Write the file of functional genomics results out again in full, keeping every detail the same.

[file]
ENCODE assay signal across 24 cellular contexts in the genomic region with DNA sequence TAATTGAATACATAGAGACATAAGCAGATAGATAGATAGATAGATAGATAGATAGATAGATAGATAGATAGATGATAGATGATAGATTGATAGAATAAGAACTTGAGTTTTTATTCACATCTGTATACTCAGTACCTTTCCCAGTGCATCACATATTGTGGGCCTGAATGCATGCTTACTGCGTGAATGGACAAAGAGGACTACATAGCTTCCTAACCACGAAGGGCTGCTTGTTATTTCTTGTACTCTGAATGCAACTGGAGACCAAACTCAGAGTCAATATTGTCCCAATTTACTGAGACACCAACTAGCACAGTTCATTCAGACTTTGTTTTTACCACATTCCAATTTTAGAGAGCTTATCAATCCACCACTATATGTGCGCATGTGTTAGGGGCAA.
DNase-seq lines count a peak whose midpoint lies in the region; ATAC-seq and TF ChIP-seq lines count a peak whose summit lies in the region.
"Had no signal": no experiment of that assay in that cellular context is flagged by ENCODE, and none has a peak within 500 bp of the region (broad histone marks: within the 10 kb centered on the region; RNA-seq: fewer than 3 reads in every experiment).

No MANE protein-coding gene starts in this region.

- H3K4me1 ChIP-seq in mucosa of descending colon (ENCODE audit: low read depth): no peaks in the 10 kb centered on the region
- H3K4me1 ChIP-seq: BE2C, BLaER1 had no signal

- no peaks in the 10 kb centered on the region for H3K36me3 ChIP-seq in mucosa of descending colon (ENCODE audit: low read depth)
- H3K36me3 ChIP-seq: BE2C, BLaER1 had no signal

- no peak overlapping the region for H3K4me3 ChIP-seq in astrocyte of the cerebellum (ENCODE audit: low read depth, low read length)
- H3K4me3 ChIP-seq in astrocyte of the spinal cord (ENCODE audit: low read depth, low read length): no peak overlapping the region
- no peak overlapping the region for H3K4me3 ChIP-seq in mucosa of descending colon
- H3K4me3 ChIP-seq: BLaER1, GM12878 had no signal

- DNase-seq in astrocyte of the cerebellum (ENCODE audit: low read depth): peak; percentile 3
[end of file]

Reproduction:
ENCODE assay signal across 24 cellular contexts in the genomic region with DNA sequence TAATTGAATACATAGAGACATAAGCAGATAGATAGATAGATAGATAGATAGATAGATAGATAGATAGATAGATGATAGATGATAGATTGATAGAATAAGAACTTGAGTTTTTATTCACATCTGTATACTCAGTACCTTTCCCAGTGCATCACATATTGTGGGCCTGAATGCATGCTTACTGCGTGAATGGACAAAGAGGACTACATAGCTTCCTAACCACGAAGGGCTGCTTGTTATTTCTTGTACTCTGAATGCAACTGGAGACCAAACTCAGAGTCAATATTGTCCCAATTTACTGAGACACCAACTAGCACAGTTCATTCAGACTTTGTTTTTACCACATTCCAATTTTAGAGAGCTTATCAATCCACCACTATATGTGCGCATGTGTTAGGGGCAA.
DNase-seq lines count a peak whose midpoint lies in the region; ATAC-seq and TF ChIP-seq lines count a peak whose summit lies in the region.
"Had no signal": no experiment of that assay in that cellular context is flagged by ENCODE, and none has a peak within 500 bp of the region (broad histone marks: within the 10 kb centered on the region; RNA-seq: fewer than 3 reads in every experiment).

No MANE protein-coding gene starts in this region.

- H3K4me1 ChIP-seq in mucosa of descending colon (ENCODE audit: low read depth): no peaks in the 10 kb centered on the region
- H3K4me1 ChIP-seq: BE2C, BLaER1 had no signal

- no peaks in the 10 kb centered on the region for H3K36me3 ChIP-seq in mucosa of descending colon (ENCODE audit: low read depth)
- H3K36me3 ChIP-seq: BE2C, BLaER1 had no signal

- no peak overlapping the region for H3K4me3 ChIP-seq in astrocyte of the cerebellum (ENCODE audit: low read depth, low read length)
- H3K4me3 ChIP-seq in astrocyte of the spinal cord (ENCODE audit: low read depth, low read length): no peak overlapping the region
- no peak overlapping the region for H3K4me3 ChIP-seq in mucosa of descending colon
- H3K4me3 ChIP-seq: BLaER1, GM12878 had no signal

- DNase-seq in astrocyte of the cerebellum (ENCODE audit: low read depth): peak; percentile 3